NTNUJAVA Virtual Physics Laboratory
Enjoy the fun of physics with simulations!
Backup site http://enjoy.phy.ntnu.edu.tw/ntnujava/

Easy Java Simulations (2001- ) => dynamics => Topic started by: ahmedelshfie on March 03, 2011, 05:42:20 pm



Title: Space shuttle in a circular orbit with a small satellite held above
Post by: ahmedelshfie on March 03, 2011, 05:42:20 pm
Applet design by prof Hwang, Modified layout by Ahmed.
Original Applet Space shuttle in a circular orbit with a small satellite held above (http://www.phy.ntnu.edu.tw/ntnujava/index.php?topic=2129)

a space shuttle is in a circular orbit at a height H above the Earth.A small satellite is held above the shuttle(i.e directly away from the Earth) by means of a rod of length h.i.e with a total height H+h above the Earth. The satellite is then released . The heights of the new orbit of the space shuttle and the satellite are R and r respectively.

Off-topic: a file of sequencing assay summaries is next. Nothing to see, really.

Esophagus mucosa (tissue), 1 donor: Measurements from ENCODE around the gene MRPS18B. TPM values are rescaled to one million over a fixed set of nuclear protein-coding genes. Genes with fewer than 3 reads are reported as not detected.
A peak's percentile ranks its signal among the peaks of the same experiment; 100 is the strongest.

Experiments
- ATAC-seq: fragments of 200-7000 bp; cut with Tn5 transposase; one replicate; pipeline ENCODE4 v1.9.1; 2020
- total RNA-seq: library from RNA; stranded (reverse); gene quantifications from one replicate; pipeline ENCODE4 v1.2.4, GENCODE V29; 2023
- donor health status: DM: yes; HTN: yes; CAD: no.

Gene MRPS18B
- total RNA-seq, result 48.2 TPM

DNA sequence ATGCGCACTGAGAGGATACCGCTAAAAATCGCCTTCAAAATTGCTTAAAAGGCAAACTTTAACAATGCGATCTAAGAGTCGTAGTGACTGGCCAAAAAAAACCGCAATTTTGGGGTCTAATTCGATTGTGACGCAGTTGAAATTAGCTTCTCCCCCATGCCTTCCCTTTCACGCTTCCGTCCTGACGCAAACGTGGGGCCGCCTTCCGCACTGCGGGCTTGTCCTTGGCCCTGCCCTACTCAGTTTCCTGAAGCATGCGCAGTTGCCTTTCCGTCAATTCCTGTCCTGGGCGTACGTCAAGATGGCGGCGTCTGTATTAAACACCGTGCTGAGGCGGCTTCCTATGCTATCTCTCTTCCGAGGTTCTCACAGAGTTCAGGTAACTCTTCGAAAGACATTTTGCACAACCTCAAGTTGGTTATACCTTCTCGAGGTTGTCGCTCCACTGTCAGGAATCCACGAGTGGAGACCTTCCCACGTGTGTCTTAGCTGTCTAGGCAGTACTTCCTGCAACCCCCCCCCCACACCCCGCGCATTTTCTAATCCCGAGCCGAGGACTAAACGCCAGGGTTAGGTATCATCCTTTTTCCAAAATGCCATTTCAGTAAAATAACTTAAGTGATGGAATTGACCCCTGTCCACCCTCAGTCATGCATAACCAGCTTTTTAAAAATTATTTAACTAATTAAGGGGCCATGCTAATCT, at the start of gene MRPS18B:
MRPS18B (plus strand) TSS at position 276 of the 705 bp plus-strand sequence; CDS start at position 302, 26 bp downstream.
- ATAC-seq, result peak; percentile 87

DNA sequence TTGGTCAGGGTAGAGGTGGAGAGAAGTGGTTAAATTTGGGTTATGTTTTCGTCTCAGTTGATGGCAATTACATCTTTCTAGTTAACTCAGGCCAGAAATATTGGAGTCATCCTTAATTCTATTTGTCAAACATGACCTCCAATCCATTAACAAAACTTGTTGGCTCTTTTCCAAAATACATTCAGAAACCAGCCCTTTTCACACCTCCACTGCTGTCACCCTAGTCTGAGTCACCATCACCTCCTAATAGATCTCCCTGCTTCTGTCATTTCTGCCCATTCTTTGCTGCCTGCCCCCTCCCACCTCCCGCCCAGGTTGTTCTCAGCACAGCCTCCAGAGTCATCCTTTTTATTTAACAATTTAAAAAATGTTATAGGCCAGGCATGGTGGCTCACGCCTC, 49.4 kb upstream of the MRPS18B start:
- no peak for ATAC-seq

Compare R and r with H and H+h.

Assume mass of shutter is $M_s$, mass of satellite is m_s, Mass of earth is $M$.
The tension along the rode is $T$. The radius of earth is $R_e$.
Let $r=R_e+H$, the angular velocity is $\omega$

Before the satellite is released.
For space shutter: $M_s r \omega^2+T = \frac{G M M_s}{r^2}$

For satellite: $m_s (r+h) \omega^2 -T =\frac{G M m_s}{(r+h)^2}$

From the above two equations:
$\omega =\sqrt{\frac{G M(M_s/r^2+m_s/(r+h)^2)}{M_s r+m_s(r+h)}}$

When the satellite is released, tension T become zero.
For space shutter: the gravitation force $\frac{G M M_s}{r^2}> M_s r \omega^2$ , so space shutter move inward.
For satellite: the gravitation force$\frac{G M m_s}{(r+h)^2}< m_s (r+h) \omega^2$, so satellite move outward.
Both of them become an ellipse orbit.